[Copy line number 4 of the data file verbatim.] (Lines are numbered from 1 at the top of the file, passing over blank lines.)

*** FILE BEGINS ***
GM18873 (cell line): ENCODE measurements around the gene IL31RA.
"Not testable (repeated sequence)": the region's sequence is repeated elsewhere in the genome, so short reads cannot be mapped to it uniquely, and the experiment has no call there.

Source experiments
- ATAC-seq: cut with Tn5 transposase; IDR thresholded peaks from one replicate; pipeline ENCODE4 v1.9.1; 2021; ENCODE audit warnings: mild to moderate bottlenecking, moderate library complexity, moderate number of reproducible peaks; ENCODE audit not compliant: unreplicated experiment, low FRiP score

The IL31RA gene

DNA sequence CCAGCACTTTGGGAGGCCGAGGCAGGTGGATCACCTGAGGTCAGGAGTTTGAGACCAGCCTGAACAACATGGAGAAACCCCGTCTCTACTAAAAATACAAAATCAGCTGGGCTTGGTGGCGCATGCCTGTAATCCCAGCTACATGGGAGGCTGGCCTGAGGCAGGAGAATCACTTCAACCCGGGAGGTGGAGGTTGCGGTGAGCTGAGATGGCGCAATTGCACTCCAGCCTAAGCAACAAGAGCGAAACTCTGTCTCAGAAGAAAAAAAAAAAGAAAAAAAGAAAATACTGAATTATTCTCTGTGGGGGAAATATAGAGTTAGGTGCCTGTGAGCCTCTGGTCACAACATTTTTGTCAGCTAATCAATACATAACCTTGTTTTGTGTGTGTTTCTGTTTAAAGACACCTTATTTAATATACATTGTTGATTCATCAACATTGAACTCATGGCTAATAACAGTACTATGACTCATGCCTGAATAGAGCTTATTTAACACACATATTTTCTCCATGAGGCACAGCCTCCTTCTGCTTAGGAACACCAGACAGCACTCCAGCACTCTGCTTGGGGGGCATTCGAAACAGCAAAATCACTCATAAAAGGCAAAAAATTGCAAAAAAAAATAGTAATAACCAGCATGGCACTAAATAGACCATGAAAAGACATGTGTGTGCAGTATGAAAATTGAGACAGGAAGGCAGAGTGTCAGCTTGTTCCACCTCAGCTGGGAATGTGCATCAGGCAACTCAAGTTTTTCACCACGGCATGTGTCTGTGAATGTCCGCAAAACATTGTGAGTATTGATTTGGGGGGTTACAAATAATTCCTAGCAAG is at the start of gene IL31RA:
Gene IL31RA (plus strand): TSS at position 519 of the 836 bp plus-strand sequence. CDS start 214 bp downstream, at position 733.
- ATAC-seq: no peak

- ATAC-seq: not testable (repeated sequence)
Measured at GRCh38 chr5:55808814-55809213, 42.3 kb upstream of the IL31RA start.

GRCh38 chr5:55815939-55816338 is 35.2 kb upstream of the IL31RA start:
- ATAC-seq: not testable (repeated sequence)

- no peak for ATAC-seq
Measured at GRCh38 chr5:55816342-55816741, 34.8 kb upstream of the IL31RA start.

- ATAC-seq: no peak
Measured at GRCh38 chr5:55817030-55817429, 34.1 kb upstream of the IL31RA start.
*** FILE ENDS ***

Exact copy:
- ATAC-seq: cut with Tn5 transposase; IDR thresholded peaks from one replicate; pipeline ENCODE4 v1.9.1; 2021; ENCODE audit warnings: mild to moderate bottlenecking, moderate library complexity, moderate number of reproducible peaks; ENCODE audit not compliant: unreplicated experiment, low FRiP score